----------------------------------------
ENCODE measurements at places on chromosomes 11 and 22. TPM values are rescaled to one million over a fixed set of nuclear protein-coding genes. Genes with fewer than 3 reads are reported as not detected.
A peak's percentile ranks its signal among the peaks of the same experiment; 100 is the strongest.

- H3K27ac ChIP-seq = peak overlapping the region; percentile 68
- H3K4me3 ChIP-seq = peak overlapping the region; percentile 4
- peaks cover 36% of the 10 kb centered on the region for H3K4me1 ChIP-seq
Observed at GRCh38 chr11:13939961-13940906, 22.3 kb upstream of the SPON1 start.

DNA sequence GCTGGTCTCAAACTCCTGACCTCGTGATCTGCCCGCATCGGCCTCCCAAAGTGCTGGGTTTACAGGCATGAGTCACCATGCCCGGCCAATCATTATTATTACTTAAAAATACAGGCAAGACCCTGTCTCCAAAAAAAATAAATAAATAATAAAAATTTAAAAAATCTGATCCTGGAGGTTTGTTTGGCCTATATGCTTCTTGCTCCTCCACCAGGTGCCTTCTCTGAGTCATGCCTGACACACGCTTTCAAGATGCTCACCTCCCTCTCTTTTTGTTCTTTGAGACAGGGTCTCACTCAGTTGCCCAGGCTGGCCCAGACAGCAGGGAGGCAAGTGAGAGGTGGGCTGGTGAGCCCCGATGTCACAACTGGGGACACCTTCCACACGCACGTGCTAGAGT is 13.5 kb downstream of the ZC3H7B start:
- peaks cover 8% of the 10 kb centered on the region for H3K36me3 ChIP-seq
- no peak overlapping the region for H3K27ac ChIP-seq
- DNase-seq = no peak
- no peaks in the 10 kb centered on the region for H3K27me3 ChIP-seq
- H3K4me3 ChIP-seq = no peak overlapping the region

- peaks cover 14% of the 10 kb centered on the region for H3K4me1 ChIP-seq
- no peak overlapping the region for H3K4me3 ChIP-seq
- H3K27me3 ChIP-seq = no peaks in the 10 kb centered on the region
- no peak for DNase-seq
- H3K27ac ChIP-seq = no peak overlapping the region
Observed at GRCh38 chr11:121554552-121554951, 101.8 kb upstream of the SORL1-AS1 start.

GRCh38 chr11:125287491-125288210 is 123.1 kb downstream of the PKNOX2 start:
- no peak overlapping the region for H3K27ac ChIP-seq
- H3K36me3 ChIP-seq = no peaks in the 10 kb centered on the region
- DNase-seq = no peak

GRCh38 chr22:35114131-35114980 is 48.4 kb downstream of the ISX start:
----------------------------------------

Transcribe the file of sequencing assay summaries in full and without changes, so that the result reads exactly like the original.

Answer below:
ENCODE measurements at places on chromosomes 11 and 22. TPM values are rescaled to one million over a fixed set of nuclear protein-coding genes. Genes with fewer than 3 reads are reported as not detected.
A peak's percentile ranks its signal among the peaks of the same experiment; 100 is the strongest.

- H3K27ac ChIP-seq = peak overlapping the region; percentile 68
- H3K4me3 ChIP-seq = peak overlapping the region; percentile 4
- peaks cover 36% of the 10 kb centered on the region for H3K4me1 ChIP-seq
Observed at GRCh38 chr11:13939961-13940906, 22.3 kb upstream of the SPON1 start.

DNA sequence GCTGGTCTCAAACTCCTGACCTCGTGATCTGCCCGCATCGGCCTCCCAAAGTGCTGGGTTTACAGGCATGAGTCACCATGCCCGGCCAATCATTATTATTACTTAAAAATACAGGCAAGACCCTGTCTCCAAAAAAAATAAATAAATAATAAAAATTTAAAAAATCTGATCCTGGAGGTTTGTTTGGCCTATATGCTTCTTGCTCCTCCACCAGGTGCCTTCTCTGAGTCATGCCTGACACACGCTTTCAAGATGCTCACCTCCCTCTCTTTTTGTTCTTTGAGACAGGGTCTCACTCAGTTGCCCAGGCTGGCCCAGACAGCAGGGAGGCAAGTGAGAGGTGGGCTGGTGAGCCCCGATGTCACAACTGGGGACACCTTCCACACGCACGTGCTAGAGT is 13.5 kb downstream of the ZC3H7B start:
- peaks cover 8% of the 10 kb centered on the region for H3K36me3 ChIP-seq
- no peak overlapping the region for H3K27ac ChIP-seq
- DNase-seq = no peak
- no peaks in the 10 kb centered on the region for H3K27me3 ChIP-seq
- H3K4me3 ChIP-seq = no peak overlapping the region

- peaks cover 14% of the 10 kb centered on the region for H3K4me1 ChIP-seq
- no peak overlapping the region for H3K4me3 ChIP-seq
- H3K27me3 ChIP-seq = no peaks in the 10 kb centered on the region
- no peak for DNase-seq
- H3K27ac ChIP-seq = no peak overlapping the region
Observed at GRCh38 chr11:121554552-121554951, 101.8 kb upstream of the SORL1-AS1 start.

GRCh38 chr11:125287491-125288210 is 123.1 kb downstream of the PKNOX2 start:
- no peak overlapping the region for H3K27ac ChIP-seq
- H3K36me3 ChIP-seq = no peaks in the 10 kb centered on the region
- DNase-seq = no peak

GRCh38 chr22:35114131-35114980 is 48.4 kb downstream of the ISX start: